And we do indeed appear to be descending into an Orwellian nightmare. Consider that just in the past month, President Obama has signed two pieces of legislation -- the National Defense Authorization Act of 2013 (NDAA) and the FISA Amendments Act -- that eviscerate the Bill of Rights by reauthorizing sweeping federal police powers.

While the NDAA's provision authorizing the indefinite detention of U.S. citizens by the military effectively nullifies our Sixth Amendment right to a trial by jury, the FISA Amendments Act shreds the Fourth Amendment protection from unreasonable searches and seizures by giving the executive branch broad powers to spy on Americans.

So what we're seeing here is a simultaneous assault on our civil liberties and our right to keep and bear arms. Does anyone see a pattern here?

The great irony is that the latest assault on the Second Amendment is occurring just when the government at all levels is busy hoarding high-powered, military-grade weaponry. In March 2012, the Department of Homeland Security contracted to purchase up to 450 million hollow-point rounds. At roughly the same time, the Social Security Administration (SSA) ordered 174,000 rounds of hollow-point ammo. Why does the SSA want so much ammunition?

The past two decades have also witnessed the militarization of domestic law enforcement. This has largely been a function of the federal government's unconstitutional War on Drugs, which has been used as a pretext to lavish local police departments with surplus military supplies and weaponry. Since 1997, state and local law-enforcement agencies have acquired $2.6 billion worth of military hardware from the Pentagon. Many police departments now have armored personnel carriers, assault rifles, and grenade launchers in their arsenals.

It shouldn't be surprising that as the police have acquired military hardware, their tactics and demeanor have changed accordingly. All too many police officers now see themselves as occupying soldiers and see the public as hostiles who need to be intimidated, and at times brutalized, into submission.

And to add to this list of horribles is the Obama administration's illegal policy of killing persons, even U.S. citizens, without due process. Last year, it was revealed the White House holds a weekly meeting where the president and national-security advisers peruse a "kill list" and decide who shall die. The administration has refused to share with the public the criteria for their kill orders, citing "national security," of course.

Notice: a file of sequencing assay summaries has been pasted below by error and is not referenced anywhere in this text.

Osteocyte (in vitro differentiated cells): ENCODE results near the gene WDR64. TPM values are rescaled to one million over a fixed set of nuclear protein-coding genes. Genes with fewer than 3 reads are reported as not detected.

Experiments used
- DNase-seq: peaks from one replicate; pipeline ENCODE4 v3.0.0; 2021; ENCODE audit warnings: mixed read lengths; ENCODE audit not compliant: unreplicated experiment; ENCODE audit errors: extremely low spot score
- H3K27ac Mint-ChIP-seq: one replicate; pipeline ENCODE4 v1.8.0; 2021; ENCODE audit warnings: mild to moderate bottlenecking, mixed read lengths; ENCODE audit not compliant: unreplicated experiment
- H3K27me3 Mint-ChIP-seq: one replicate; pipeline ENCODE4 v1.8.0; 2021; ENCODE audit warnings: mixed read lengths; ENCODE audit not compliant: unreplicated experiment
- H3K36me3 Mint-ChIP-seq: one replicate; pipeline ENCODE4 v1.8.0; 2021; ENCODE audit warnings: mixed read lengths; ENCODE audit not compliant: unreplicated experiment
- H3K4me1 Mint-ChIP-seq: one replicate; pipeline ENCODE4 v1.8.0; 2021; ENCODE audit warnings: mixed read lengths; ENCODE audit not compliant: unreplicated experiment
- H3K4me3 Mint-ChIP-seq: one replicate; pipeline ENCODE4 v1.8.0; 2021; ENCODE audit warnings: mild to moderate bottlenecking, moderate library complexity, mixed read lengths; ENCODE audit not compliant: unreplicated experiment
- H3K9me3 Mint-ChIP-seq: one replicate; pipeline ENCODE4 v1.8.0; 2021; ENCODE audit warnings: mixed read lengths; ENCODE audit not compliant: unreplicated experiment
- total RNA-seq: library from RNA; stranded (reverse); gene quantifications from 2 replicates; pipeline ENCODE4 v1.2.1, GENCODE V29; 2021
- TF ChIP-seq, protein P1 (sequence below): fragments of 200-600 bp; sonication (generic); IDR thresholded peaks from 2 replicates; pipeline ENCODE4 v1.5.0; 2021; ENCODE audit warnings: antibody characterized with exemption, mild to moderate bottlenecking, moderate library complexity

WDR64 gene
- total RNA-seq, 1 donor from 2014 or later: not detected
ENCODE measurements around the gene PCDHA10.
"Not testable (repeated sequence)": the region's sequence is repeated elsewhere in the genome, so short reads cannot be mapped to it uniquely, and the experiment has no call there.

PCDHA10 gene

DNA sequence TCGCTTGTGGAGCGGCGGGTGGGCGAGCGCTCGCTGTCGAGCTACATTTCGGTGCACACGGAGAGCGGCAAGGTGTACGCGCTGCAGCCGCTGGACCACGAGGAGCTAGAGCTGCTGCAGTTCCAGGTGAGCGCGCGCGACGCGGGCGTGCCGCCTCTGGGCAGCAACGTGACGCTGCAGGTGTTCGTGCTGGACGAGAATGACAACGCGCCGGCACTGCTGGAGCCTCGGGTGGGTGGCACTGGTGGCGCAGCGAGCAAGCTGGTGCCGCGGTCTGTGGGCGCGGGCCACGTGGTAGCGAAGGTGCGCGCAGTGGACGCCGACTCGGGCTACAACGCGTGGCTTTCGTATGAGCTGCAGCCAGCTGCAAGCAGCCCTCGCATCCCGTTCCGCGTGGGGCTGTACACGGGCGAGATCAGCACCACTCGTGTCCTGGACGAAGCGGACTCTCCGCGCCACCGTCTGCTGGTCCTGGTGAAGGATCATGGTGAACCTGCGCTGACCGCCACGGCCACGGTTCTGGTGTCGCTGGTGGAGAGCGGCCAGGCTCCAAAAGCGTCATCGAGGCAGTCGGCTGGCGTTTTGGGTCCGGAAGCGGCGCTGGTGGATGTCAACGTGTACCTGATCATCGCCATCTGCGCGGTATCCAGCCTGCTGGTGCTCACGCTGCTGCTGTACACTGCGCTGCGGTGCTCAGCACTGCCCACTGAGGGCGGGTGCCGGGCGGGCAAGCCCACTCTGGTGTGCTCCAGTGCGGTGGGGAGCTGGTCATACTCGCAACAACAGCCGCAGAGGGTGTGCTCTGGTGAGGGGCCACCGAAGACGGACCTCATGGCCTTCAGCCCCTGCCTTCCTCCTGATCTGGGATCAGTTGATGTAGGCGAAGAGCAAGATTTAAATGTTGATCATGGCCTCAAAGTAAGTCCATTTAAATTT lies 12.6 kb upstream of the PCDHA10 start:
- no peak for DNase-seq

Is it any wonder that many Americans feel threatened by their own government and are now purchasing firearms in record amounts? Rather than being a relic of the past, the Second Amendment is more relevant today than ever.

What we're confronted with today is not a new problem. The Romans had a phrase, "Quis custodiet ipsos custodes?" Its English translation is "Who will guard the guards themselves" or "Who watches the watchmen?' This is an age-old dilemma.

R.J. Rummel, a history professor at Hawaii State University, estimates that governments in the 20th centuryalone killed over 200 million of their own people. This "democide," as Professor Rummel calls it, would not have been possible had the victims possessed firearms.

History suggests we keep a sharp eye on our "watchmen" and continue to cling to our guns, lest we suffer the fate of so many others. This is not paranoia, nor is it sedition. It's just common sense.
Tim Kelly is a columnist and policy advisor at The Future of Freedom Foundation in Fairfax, Virginia, a correspondent for Radio America's Special Investigator, and a political cartoonist.